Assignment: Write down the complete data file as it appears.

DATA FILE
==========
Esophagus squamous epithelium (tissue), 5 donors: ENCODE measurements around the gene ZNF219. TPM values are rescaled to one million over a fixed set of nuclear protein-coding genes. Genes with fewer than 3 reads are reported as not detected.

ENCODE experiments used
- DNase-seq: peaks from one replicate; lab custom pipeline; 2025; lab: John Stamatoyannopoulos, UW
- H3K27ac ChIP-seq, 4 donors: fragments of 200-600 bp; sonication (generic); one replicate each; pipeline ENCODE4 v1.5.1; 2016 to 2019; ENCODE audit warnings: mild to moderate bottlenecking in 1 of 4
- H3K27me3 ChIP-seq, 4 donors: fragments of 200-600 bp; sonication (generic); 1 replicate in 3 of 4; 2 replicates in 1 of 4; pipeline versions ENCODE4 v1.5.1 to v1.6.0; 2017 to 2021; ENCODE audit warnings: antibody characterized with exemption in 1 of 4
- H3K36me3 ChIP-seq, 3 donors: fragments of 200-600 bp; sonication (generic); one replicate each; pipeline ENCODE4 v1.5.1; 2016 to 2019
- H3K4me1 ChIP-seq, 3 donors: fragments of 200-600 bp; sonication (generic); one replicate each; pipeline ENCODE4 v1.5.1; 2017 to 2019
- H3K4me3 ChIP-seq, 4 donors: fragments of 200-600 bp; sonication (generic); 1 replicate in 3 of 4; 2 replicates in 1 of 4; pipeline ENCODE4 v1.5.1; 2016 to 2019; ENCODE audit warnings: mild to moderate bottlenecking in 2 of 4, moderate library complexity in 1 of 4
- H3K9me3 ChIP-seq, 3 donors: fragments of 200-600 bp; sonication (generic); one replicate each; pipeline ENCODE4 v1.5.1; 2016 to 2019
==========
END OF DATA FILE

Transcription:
Esophagus squamous epithelium (tissue), 5 donors: ENCODE measurements around the gene ZNF219. TPM values are rescaled to one million over a fixed set of nuclear protein-coding genes. Genes with fewer than 3 reads are reported as not detected.

ENCODE experiments used
- DNase-seq: peaks from one replicate; lab custom pipeline; 2025; lab: John Stamatoyannopoulos, UW
- H3K27ac ChIP-seq, 4 donors: fragments of 200-600 bp; sonication (generic); one replicate each; pipeline ENCODE4 v1.5.1; 2016 to 2019; ENCODE audit warnings: mild to moderate bottlenecking in 1 of 4
- H3K27me3 ChIP-seq, 4 donors: fragments of 200-600 bp; sonication (generic); 1 replicate in 3 of 4; 2 replicates in 1 of 4; pipeline versions ENCODE4 v1.5.1 to v1.6.0; 2017 to 2021; ENCODE audit warnings: antibody characterized with exemption in 1 of 4
- H3K36me3 ChIP-seq, 3 donors: fragments of 200-600 bp; sonication (generic); one replicate each; pipeline ENCODE4 v1.5.1; 2016 to 2019
- H3K4me1 ChIP-seq, 3 donors: fragments of 200-600 bp; sonication (generic); one replicate each; pipeline ENCODE4 v1.5.1; 2017 to 2019
- H3K4me3 ChIP-seq, 4 donors: fragments of 200-600 bp; sonication (generic); 1 replicate in 3 of 4; 2 replicates in 1 of 4; pipeline ENCODE4 v1.5.1; 2016 to 2019; ENCODE audit warnings: mild to moderate bottlenecking in 2 of 4, moderate library complexity in 1 of 4
- H3K9me3 ChIP-seq, 3 donors: fragments of 200-600 bp; sonication (generic); one replicate each; pipeline ENCODE4 v1.5.1; 2016 to 2019